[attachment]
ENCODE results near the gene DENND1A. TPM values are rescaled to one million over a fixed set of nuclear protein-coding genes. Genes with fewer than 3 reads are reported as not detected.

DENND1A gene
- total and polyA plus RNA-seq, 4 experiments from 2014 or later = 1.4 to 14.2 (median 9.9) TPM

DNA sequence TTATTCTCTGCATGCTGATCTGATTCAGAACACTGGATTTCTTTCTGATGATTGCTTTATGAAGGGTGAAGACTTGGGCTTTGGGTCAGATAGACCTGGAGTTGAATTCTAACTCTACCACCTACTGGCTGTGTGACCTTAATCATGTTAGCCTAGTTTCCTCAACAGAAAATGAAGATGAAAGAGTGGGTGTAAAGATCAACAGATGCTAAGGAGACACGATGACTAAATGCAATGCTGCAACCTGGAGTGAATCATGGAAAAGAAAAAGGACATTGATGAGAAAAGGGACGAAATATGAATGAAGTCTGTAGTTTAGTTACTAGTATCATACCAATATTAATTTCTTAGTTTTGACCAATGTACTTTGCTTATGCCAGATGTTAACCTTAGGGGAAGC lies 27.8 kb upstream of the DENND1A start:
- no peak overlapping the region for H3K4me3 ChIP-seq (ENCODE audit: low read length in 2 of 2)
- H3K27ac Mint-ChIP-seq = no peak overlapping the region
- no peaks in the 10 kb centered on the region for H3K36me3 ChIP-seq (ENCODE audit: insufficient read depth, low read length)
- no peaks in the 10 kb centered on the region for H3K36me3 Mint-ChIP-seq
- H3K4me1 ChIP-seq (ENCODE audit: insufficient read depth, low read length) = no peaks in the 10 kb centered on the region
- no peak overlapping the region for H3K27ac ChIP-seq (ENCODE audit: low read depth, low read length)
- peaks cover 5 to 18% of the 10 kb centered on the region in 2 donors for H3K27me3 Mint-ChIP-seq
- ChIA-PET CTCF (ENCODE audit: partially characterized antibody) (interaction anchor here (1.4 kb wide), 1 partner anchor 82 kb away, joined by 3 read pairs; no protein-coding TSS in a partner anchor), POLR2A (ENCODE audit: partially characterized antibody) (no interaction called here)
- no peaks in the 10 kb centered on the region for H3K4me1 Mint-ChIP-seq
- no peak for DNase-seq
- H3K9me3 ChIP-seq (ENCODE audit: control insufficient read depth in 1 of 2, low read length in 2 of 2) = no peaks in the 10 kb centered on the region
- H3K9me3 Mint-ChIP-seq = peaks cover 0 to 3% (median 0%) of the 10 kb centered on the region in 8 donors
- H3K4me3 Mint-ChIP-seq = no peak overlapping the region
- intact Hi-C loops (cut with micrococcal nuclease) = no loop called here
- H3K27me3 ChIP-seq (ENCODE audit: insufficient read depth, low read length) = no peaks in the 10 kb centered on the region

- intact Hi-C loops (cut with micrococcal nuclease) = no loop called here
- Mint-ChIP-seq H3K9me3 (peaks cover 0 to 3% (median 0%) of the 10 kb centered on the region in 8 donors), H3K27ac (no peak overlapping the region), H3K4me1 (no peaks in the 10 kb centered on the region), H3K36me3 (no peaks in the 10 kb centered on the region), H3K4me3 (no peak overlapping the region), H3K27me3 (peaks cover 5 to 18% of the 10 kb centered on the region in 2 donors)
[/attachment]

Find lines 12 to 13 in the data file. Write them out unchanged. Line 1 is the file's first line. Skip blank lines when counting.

- ChIA-PET CTCF (ENCODE audit: partially characterized antibody) (interaction anchor here (1.4 kb wide), 1 partner anchor 82 kb away, joined by 3 read pairs; no protein-coding TSS in a partner anchor), POLR2A (ENCODE audit: partially characterized antibody) (no interaction called here)
- no peaks in the 10 kb centered on the region for H3K4me1 Mint-ChIP-seq